Sunday, September 25, 2022

Installing a kickstart ROM adapter in my Amiga 1000, or "Nothing works, and nothing makes sense"

The Amiga 1000 is a slick looking machine. It however loads its ROM from floppy disk. The Wikipedia Article on the Amiga 1000 explains why.

I wanted to put a Kickstart 1.3 ROM in my Amiga 1000. There are adapters out there you can build and install. I chose one, followed the instructions, and it didn't work.

After a whole lot of digging I finally got it working and now I'm documenting what hilarity I found.

I started with this one from the amiga community. The PCB manufacturing files are available on PCBWAY as a shared project. So, I got the board made, did the board mods on my Amiga 1000, and set it up. No bueno.

Let's go over the mods first before I explain why it didn't work.

First up, the Amiga 1000 has a pair of small ROMs (lower and upper 8 bits of the data bus) to bootstrap the ROM image from floppy disk, throw it into the write once memory store and then kick it appropriately to take over the ROM memory address range. The ROM address range is $F80000 -> $FFFFFF - a 512KiB region. But, this ROM isn't that big at all.

The schematic calls out what's going on pretty clearly. This is for the early revision Amiga 1000, with the U5N / U5P ROMs populated.

The /OE lines (pin 22) go to /ROM01 on the PALs, which (among other things) enables the ROMs only when the write-once memory store isn't active and we're in the ROM region.

But look at the other bits going on.

First, pin 1 is going to +5 volts, instead of A16. Pin 27 is going to A15 instead of .. the processor R/W pin? Weird. Anyway, let's look at these ROMs.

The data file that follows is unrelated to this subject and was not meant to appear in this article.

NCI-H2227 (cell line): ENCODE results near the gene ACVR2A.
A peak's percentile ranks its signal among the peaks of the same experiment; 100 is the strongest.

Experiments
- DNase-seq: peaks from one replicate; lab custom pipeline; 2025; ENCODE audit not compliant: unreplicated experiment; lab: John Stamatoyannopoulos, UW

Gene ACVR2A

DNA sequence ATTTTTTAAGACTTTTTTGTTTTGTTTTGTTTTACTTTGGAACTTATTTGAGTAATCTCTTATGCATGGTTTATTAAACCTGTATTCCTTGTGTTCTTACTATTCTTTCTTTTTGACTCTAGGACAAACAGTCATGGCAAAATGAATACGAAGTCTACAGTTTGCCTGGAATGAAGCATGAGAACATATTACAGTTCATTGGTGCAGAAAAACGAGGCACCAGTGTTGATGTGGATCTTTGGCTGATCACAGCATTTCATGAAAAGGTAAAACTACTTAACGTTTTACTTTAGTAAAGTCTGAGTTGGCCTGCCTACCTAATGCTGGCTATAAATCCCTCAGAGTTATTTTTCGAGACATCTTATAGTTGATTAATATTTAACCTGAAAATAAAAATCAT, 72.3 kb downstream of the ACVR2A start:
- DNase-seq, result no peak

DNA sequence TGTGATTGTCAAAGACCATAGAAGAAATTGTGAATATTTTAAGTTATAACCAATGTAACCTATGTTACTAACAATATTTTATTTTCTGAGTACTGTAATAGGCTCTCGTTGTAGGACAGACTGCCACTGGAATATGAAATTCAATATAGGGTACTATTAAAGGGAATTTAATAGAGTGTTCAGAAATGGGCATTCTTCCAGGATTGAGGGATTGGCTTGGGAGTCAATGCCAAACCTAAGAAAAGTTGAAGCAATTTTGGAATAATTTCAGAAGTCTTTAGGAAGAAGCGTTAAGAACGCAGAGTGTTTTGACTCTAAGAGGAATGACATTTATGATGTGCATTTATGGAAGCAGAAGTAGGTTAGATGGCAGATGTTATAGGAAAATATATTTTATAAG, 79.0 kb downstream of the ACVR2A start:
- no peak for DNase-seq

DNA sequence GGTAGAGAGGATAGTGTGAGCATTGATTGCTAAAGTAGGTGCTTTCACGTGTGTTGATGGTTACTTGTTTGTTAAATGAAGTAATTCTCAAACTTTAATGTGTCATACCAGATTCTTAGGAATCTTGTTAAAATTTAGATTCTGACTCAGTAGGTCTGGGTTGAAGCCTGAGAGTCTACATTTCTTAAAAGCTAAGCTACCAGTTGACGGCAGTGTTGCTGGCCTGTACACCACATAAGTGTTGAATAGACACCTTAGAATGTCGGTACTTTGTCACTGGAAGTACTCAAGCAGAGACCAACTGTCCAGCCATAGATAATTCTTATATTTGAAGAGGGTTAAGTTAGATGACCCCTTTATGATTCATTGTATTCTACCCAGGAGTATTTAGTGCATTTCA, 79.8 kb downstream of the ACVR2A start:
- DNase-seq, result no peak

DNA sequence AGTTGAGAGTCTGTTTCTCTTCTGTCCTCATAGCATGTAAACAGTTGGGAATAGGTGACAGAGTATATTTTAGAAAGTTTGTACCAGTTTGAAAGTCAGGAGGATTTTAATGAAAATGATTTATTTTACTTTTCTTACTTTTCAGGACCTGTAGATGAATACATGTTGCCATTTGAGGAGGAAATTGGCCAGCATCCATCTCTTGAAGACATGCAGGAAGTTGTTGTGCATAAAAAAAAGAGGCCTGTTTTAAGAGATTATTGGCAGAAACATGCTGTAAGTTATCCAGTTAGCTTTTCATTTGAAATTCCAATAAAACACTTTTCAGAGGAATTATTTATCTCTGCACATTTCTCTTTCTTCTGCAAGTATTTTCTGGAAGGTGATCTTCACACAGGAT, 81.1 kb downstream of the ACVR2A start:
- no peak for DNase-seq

First confusing thing here - the ROMs addressing starts from A0 to A14. The 68000 bus however doesn't have an A0 - it's A1 to A23, and then there's upper/lower byte select lines. So, this ROM A0 is the CPU bus A1, the ROM A1 is CPU bus A2, etc.

Pin 1 is NC - it'd be ROM A15 on a 64k x 8 ROM. Ie, Amiga/68000 A16. And pin 27 is ROM 14, Amiga/68000 A15. That makes sense.

What's happening with the OTHER /CS line though?

On U5N/U2N, the /CS2 lines in the schematic to go W2 and W5. The intention looks to be whether A16 or A17 acts as a chip select line to enable either the lower or upper set of ROMs. If you wanted 32KiB ROMs then you'd want A16 to be the /CS2 control. If you wanted 64KiB ROMs then you'd want A17 to be the /CS2 control.

In theory, if everything is wired up fine, this means you can fit 256KiB of ROMs by fitting four 64KiB ROMs and jumpering things appropriately. You'd want:

  • W2 to be CPU A16
  • W1 to be CPU A15
  • W3 to be CPU A14
  • W4 to be CPU A17
  • W5 to go via the 74LS04 to invert A17 as the /CS2 line, so either the U5N/U5P is enabled, or the U2N/U2P is enabled.
However, this just plainly didn't match what's on my board. After trying a couple times to do the whole mod, I started to question whether the PCB matched the schematic. Hint, it ... didn't.

Here's what the PCB layout looks like, front:

and back:

You can see where you need to cut W1, W2, W3, W4 (and W5, but I didn't) to turn it into a selectable jumper set.

So, I buzzed out both the ROM board and the Amiga 1000 board to see what was going on. And what I found was ... pretty amusing. I removed all four jumpers and:

  • 68000 D0..D15 are OK
  • 68000 A1..A15 are OK
  • 68000 A16, A17 - not OK!
  • 68000 A18 - OK!
The A18 line made it to the ROM board via one of the wires soldered to the write-once RAM board. The ROM /CS line was soldered to the write-once RAM board as well.

Then I went digging on the ROM board. Let's use ROM numbering now, starting at A0 (cause that's how my notes went.) A0 to A8, A9, A10, A11, A13 used the "even" ROM address lines. A15 used pin 1 on the odd side. A16 on the kickstart ROM mapped to /CS2 on the odd side. A17 on the kickstart ROM mapped to the 4 pin connector and over to the write-once memory board. Same with the ROM /CS line.